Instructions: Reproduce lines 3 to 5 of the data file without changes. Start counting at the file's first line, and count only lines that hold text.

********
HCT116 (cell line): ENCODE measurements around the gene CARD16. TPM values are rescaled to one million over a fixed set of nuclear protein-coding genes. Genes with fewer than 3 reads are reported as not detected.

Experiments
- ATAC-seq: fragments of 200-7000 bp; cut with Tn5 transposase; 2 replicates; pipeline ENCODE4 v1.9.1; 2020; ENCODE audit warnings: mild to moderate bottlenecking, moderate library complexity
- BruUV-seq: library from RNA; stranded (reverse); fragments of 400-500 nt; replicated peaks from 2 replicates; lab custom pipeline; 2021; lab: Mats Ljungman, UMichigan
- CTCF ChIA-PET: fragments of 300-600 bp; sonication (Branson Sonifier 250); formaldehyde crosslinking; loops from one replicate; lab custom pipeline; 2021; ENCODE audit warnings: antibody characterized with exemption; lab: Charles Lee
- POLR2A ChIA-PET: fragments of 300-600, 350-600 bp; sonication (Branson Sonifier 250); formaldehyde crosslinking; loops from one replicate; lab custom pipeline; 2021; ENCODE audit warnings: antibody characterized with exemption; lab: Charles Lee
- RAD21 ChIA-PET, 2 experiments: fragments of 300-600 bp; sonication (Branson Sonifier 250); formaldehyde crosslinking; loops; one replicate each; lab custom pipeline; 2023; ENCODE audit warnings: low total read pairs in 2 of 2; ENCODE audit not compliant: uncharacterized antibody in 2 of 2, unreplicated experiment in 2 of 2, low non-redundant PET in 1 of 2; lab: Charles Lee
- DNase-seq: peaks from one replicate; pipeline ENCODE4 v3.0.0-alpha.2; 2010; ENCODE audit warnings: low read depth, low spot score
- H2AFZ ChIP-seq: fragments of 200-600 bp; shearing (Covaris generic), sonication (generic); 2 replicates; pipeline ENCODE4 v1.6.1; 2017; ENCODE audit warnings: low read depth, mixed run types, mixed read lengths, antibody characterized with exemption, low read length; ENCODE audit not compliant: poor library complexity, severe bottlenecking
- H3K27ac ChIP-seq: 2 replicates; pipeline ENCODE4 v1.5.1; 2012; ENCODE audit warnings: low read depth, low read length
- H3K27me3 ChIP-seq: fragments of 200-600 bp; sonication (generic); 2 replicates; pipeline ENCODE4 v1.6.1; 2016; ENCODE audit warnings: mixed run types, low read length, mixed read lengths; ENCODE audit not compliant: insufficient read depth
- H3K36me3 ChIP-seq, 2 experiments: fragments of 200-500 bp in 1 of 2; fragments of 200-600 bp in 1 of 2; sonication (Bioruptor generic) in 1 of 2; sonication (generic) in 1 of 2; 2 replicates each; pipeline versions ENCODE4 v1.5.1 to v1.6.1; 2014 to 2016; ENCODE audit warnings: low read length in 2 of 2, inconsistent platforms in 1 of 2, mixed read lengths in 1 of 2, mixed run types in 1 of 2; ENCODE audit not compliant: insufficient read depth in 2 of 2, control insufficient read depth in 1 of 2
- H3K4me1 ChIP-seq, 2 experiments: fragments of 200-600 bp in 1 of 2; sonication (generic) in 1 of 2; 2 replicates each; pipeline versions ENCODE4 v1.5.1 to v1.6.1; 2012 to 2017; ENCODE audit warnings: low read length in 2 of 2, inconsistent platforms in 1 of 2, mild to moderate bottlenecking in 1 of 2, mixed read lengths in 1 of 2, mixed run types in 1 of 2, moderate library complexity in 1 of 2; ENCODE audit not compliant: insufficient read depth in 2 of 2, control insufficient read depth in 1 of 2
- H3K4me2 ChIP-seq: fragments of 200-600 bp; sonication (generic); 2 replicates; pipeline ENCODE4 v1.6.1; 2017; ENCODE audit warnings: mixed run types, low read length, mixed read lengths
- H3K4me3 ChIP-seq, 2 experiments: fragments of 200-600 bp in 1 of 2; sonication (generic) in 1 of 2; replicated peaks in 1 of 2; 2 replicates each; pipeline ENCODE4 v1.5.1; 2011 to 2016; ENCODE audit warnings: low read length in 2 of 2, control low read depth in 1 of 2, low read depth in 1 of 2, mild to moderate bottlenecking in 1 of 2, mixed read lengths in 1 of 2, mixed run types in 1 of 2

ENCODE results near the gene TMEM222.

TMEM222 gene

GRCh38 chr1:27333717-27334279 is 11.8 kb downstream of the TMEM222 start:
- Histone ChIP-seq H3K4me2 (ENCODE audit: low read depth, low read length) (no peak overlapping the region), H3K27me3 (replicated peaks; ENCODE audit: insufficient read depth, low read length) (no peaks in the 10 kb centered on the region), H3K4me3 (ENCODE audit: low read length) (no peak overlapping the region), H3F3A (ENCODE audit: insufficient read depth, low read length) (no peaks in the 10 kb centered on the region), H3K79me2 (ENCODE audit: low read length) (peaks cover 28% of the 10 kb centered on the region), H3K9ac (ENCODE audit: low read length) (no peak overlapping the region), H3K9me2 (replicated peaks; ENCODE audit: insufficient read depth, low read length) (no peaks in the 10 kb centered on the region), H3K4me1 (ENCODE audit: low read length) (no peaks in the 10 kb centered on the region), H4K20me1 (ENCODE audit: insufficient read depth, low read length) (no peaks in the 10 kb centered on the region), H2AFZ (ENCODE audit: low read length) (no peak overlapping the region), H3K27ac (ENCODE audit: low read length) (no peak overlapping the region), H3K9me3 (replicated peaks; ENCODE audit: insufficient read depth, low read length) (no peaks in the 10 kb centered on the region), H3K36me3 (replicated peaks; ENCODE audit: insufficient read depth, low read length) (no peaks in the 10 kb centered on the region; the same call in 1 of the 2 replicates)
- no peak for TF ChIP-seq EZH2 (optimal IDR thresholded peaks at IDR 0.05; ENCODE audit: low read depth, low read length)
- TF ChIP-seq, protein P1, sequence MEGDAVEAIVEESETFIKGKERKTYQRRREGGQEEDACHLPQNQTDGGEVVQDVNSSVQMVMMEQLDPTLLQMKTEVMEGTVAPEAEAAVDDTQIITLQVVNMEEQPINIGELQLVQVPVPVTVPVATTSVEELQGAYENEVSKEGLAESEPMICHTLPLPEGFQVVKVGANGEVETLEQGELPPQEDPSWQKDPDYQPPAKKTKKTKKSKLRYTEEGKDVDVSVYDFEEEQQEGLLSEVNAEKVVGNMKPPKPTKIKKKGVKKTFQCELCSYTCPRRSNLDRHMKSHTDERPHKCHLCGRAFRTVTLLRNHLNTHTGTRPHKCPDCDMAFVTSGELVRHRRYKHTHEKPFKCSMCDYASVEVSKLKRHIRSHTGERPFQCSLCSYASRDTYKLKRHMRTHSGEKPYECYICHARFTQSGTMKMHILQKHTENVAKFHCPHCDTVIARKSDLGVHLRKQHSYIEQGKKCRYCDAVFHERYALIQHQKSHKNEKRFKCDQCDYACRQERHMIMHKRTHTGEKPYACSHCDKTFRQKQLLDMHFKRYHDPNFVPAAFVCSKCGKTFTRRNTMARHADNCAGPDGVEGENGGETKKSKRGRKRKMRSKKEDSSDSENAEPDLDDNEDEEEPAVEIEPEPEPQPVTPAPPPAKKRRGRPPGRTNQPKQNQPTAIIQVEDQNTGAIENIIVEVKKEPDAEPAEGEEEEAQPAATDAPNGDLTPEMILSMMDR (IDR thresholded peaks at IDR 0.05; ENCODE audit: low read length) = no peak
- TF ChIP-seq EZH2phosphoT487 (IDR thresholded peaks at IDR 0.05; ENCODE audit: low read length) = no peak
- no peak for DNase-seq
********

- ATAC-seq: fragments of 200-7000 bp; cut with Tn5 transposase; 2 replicates; pipeline ENCODE4 v1.9.1; 2020; ENCODE audit warnings: mild to moderate bottlenecking, moderate library complexity
- BruUV-seq: library from RNA; stranded (reverse); fragments of 400-500 nt; replicated peaks from 2 replicates; lab custom pipeline; 2021; lab: Mats Ljungman, UMichigan
- CTCF ChIA-PET: fragments of 300-600 bp; sonication (Branson Sonifier 250); formaldehyde crosslinking; loops from one replicate; lab custom pipeline; 2021; ENCODE audit warnings: antibody characterized with exemption; lab: Charles Lee